A revolution in street design is unfolding across America. Twentieth-century street layout was aimed at solving the technical engineering problem of moving cars swiftly and efficiently. Today’s street design solutions focus instead on turning streets into attractive and walkable public places that activate urban neighborhoods. This radical switch from the needs of drivers to the needs of pedestrians uses lessons from traditional great streets to shape contemporary urban development.
Street Design: The Secret to Great Cities and Towns is the revolution’s handbook. Its promise is clear: invest in urban streets that slow vehicles down and create shared spaces where pedestrians feel safe and comfortable, and your neighborhoods shall prosper. This encyclopedia of beautiful and profitable streets belongs in the hands of every designer, developer, and planner seeking to create sustainable development projects.
Street Design analyzes great urban streets from around the world in text, pictures, and drawings. These range from the iconic Champs-Élysées in Paris and Las Ramblas in Barcelona to important but lesser-known streets such as Main Street in Nantucket, Massachusetts, and Church Street in Charleston, South Carolina. Each historic street is thoroughly analyzed to demonstrate its artful but simple blend of key elements: parking, signage, street trees, travel lanes, sidewalks, and building frontages.
The book then applies essential lessons from traditional to contemporary street design showing how great individual streets fit into and undergird overall community street networks. It places Church Street within the overall grid of shaded tree-lined streets that people associate with the architectural and urban image of Charleston. It explains how a special street such as the Cap at Union Station in Columbus, Ohio, comprises an arcade of shops and restaurants spanning an interstate expressway to link a split neighborhood with a pedestrian high street—a contemporary version of the Ponte Vecchio spanning the Arno River in Florence, Italy.
Retrofitting turns streets into places for people instead of merely conduits for cars. For example, New York City converted Madison Square at the intersection of Fifth Avenue and Broadway from an ugly and awkward roadway into a pedestrian plaza complete with outdoor furniture. Using “tactical urbanism” to test changes with inexpensive materials, city crews working overnight put out bollards and movable chairs and painted the street brown where it was closed to vehicles. New Yorkers started occupying the new spaces immediately.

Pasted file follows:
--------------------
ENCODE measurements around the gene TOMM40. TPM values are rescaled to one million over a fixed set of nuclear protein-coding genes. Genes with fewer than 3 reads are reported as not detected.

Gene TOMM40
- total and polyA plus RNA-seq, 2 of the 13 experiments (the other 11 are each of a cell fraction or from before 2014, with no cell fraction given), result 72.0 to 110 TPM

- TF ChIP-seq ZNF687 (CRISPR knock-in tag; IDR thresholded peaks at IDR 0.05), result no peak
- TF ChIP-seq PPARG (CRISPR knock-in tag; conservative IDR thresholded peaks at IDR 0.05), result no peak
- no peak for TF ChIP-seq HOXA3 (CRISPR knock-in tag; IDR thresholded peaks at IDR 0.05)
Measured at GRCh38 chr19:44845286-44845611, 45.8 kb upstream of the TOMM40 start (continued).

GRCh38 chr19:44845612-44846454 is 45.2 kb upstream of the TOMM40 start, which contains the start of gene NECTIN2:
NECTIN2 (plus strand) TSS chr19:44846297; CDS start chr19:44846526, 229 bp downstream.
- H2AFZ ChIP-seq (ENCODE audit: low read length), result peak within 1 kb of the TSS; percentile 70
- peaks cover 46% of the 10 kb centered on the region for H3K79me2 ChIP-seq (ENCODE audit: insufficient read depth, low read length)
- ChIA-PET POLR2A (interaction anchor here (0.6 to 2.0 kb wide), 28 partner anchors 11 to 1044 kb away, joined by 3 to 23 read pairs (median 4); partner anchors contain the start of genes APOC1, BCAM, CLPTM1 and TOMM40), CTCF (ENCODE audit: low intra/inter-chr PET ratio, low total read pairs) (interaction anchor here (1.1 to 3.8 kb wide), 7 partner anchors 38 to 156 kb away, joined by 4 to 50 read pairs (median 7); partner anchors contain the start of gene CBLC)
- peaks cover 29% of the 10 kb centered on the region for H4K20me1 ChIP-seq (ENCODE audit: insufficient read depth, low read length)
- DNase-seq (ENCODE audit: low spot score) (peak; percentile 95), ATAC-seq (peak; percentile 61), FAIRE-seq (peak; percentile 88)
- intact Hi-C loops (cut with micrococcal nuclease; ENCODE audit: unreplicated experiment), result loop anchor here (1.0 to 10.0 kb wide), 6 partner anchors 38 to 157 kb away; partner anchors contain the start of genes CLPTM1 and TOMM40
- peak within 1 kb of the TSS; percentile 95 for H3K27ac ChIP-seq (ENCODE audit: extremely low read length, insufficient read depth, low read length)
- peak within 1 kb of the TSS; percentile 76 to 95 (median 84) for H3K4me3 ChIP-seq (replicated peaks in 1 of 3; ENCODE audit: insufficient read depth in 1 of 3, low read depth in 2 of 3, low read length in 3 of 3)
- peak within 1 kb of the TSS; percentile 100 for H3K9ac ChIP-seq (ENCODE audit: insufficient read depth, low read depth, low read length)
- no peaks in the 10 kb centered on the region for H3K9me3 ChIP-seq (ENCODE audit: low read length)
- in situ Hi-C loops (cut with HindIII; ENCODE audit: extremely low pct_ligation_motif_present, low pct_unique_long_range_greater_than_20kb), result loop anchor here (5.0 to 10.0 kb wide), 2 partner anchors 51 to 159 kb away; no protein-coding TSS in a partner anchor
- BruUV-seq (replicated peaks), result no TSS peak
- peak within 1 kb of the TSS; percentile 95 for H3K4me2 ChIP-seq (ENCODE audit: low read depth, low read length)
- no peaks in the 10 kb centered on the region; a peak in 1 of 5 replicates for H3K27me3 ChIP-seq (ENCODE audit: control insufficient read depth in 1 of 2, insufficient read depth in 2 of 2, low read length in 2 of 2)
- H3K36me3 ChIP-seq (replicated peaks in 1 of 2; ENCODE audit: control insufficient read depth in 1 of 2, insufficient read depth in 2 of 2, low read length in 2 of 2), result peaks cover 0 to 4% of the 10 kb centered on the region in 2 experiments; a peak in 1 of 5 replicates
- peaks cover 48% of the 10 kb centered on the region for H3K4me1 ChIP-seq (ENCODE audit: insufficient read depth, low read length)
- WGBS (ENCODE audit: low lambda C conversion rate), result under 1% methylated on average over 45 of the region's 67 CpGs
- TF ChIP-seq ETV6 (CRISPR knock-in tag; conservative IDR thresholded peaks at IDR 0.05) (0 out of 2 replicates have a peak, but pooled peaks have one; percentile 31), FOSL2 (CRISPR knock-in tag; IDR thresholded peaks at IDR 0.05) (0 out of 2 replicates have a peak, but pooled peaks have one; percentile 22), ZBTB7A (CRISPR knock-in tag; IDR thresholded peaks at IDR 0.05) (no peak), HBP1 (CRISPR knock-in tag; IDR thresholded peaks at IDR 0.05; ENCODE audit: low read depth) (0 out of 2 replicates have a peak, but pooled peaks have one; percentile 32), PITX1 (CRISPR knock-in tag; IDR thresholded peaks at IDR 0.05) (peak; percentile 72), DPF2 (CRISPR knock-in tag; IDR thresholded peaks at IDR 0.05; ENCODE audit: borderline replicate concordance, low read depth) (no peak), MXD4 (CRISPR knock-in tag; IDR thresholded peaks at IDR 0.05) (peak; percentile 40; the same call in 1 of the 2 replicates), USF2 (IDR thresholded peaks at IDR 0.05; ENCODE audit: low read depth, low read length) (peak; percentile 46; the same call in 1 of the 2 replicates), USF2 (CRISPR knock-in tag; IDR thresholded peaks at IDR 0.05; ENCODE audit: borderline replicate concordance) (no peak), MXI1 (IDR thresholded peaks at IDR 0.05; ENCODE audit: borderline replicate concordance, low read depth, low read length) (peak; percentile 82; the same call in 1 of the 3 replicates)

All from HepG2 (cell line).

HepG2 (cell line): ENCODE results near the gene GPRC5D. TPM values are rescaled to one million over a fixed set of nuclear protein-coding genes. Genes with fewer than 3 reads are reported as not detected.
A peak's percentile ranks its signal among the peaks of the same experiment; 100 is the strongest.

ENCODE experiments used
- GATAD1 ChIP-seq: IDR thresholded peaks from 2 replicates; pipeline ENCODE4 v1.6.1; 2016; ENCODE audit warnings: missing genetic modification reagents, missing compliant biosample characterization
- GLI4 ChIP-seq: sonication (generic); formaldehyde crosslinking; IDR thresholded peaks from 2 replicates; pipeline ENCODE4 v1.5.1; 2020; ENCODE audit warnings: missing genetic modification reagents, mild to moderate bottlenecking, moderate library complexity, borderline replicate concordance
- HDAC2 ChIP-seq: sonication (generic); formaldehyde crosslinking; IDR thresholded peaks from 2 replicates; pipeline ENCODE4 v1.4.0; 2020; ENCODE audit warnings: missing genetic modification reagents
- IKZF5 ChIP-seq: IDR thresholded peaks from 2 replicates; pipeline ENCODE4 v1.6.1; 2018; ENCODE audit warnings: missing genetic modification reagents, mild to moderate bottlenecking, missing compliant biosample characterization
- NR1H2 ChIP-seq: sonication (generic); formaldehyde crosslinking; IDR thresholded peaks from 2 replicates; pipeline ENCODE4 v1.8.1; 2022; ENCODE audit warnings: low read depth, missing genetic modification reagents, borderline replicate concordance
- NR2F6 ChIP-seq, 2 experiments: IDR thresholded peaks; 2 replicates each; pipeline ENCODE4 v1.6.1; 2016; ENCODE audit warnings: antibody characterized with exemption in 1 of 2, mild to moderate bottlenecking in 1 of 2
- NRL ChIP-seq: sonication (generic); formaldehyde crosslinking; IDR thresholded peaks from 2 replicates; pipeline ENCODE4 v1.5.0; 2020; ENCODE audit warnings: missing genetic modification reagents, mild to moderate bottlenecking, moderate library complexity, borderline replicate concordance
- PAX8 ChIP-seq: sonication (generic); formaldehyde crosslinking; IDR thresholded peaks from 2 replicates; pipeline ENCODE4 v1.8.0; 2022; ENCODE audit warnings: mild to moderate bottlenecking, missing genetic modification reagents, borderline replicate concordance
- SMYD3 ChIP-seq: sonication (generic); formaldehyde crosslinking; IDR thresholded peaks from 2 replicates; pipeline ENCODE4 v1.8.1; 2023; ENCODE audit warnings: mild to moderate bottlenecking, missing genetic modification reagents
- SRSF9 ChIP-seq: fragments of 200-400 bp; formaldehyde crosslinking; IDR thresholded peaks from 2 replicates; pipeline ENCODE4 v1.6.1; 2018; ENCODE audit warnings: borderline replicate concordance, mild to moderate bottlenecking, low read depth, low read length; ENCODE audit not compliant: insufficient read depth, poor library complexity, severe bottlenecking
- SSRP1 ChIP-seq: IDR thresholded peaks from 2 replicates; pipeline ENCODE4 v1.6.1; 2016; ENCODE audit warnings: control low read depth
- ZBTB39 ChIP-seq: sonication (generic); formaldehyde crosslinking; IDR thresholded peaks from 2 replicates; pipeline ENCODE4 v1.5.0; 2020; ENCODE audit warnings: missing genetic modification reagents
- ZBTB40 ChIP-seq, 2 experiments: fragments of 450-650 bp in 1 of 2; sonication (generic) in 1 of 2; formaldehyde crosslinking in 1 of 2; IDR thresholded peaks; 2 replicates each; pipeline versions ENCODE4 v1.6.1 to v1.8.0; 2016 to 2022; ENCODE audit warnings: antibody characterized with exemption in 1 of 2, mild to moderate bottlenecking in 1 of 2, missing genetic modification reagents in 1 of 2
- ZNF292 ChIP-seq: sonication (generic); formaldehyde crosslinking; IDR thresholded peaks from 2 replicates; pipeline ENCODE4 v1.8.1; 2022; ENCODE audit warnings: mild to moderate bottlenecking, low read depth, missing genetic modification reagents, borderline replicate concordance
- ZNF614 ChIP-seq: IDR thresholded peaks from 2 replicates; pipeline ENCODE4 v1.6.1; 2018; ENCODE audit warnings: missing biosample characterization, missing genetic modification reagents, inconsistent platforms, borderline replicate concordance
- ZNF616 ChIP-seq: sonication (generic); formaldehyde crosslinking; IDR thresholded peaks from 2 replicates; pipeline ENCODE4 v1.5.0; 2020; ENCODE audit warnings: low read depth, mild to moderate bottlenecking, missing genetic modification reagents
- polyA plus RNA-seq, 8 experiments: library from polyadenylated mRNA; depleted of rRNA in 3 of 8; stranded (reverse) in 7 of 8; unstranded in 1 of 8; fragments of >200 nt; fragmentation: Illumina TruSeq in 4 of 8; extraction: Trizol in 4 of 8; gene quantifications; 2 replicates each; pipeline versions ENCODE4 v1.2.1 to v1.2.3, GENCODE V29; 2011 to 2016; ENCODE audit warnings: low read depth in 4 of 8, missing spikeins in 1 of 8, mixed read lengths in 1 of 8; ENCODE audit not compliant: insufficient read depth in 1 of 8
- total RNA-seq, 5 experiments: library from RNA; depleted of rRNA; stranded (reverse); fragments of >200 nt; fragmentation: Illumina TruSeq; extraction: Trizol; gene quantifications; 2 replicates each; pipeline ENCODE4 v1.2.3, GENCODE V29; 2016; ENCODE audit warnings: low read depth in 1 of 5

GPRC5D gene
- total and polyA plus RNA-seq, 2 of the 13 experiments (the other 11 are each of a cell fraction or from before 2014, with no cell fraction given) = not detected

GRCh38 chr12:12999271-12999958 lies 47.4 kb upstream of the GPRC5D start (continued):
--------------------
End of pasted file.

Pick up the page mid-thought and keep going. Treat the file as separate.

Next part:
Authors John Massengale and Victor Dover are leaders in the movement to humanize streets at both the individual project level and the influential professional level. Members of the Congress for the New Urbanism, they have collaborated with the Institute of Transportation Engineers in preparing a new manual that breaks through professional silos to link walkability with urban thoroughfare design. Massengale is an architect and urban designer in New York City; Dover leads Coral Gables, Florida–based Dover, Kohl & Partners Town Planning and is lead designer of more than 150 neighborhood, revitalization, and regional plans. Dover’s firm produced the wonderful scale plan and section drawings that accompany the book’s photographs.
The authors believe that streets are the public realm “glue” that holds good cities and towns together. Great streets must “make people want to get out of their cars.” They are impatient with the design standards published by the Complete Streets Coalition for not being complete enough, pointing out that these standards recognize all street users but still may encourage fast driving and unsightly appearance. They represent good engineering but poor urban design because their garish signs and markings diminish the space and beauty of the street for the walker.
Street Design is a book to read and savor. With 547 images—53 in color—almost every page features graphics that enhance the reader’s learning and understanding. Special inserts discuss how to tame the grid, select street trees, and measure walkability. Additional authors write mini case studies of unique streets. Eleven essential street types are identified and analyzed, including various boulevards, avenues, parkways, pedestrian streets, and promenades as well as main streets, downtown streets, and neighborhood streets.
The one thing that might have made this a better book would have been the inclusion of some summary and comparison tables. Confronting such a rich and wide-ranging variety of street stories is somewhat disorienting, almost like a too-rich dessert tray after a gourmet dinner. A few well-designed tables, identifying key characteristics of similar streets, would have aided intellectual digestion. But this is a minor issue.
In the final analysis, this book makes unique and valuable contributions both to urban design and to sustainable development. Creating more great streets means more people will be attracted to urban living, where they will be able to walk and bike more, reducing sprawl and air pollution from commuting by automobile, and resulting in smaller urban footprints with fewer negative climate change impacts. This is a revolution that benefits everyone.
David R. Godschalk is professor emeritus at the University of North Carolina at Chapel Hill and coauthor of Sustainable Development Projects: Integrating Design, Development, and Regulation, published by APA Planners Press in 2013.